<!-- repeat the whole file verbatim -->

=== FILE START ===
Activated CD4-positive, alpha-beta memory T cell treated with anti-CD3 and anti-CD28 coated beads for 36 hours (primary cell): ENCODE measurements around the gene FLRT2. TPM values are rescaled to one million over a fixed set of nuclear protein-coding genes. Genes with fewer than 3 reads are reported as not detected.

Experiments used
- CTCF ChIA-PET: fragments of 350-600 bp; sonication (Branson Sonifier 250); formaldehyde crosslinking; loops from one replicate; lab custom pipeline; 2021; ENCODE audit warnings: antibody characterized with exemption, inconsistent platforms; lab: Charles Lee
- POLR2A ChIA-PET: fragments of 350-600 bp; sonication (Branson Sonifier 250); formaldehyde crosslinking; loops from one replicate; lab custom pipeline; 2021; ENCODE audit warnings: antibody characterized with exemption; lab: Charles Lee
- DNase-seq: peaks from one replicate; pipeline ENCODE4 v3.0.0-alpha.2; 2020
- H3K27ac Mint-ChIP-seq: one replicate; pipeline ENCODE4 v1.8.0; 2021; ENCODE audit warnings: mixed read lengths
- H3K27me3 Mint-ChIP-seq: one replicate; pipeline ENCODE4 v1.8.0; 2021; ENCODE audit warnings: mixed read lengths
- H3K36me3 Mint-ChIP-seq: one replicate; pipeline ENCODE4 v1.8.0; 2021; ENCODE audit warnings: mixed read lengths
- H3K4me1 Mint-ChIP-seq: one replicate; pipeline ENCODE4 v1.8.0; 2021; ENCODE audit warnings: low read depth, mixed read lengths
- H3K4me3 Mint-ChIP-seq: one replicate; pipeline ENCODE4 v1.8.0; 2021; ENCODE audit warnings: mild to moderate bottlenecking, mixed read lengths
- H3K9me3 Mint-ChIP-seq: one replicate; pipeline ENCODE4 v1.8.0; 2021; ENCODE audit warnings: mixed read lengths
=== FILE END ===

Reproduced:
Activated CD4-positive, alpha-beta memory T cell treated with anti-CD3 and anti-CD28 coated beads for 36 hours (primary cell): ENCODE measurements around the gene FLRT2. TPM values are rescaled to one million over a fixed set of nuclear protein-coding genes. Genes with fewer than 3 reads are reported as not detected.

Experiments used
- CTCF ChIA-PET: fragments of 350-600 bp; sonication (Branson Sonifier 250); formaldehyde crosslinking; loops from one replicate; lab custom pipeline; 2021; ENCODE audit warnings: antibody characterized with exemption, inconsistent platforms; lab: Charles Lee
- POLR2A ChIA-PET: fragments of 350-600 bp; sonication (Branson Sonifier 250); formaldehyde crosslinking; loops from one replicate; lab custom pipeline; 2021; ENCODE audit warnings: antibody characterized with exemption; lab: Charles Lee
- DNase-seq: peaks from one replicate; pipeline ENCODE4 v3.0.0-alpha.2; 2020
- H3K27ac Mint-ChIP-seq: one replicate; pipeline ENCODE4 v1.8.0; 2021; ENCODE audit warnings: mixed read lengths
- H3K27me3 Mint-ChIP-seq: one replicate; pipeline ENCODE4 v1.8.0; 2021; ENCODE audit warnings: mixed read lengths
- H3K36me3 Mint-ChIP-seq: one replicate; pipeline ENCODE4 v1.8.0; 2021; ENCODE audit warnings: mixed read lengths
- H3K4me1 Mint-ChIP-seq: one replicate; pipeline ENCODE4 v1.8.0; 2021; ENCODE audit warnings: low read depth, mixed read lengths
- H3K4me3 Mint-ChIP-seq: one replicate; pipeline ENCODE4 v1.8.0; 2021; ENCODE audit warnings: mild to moderate bottlenecking, mixed read lengths
- H3K9me3 Mint-ChIP-seq: one replicate; pipeline ENCODE4 v1.8.0; 2021; ENCODE audit warnings: mixed read lengths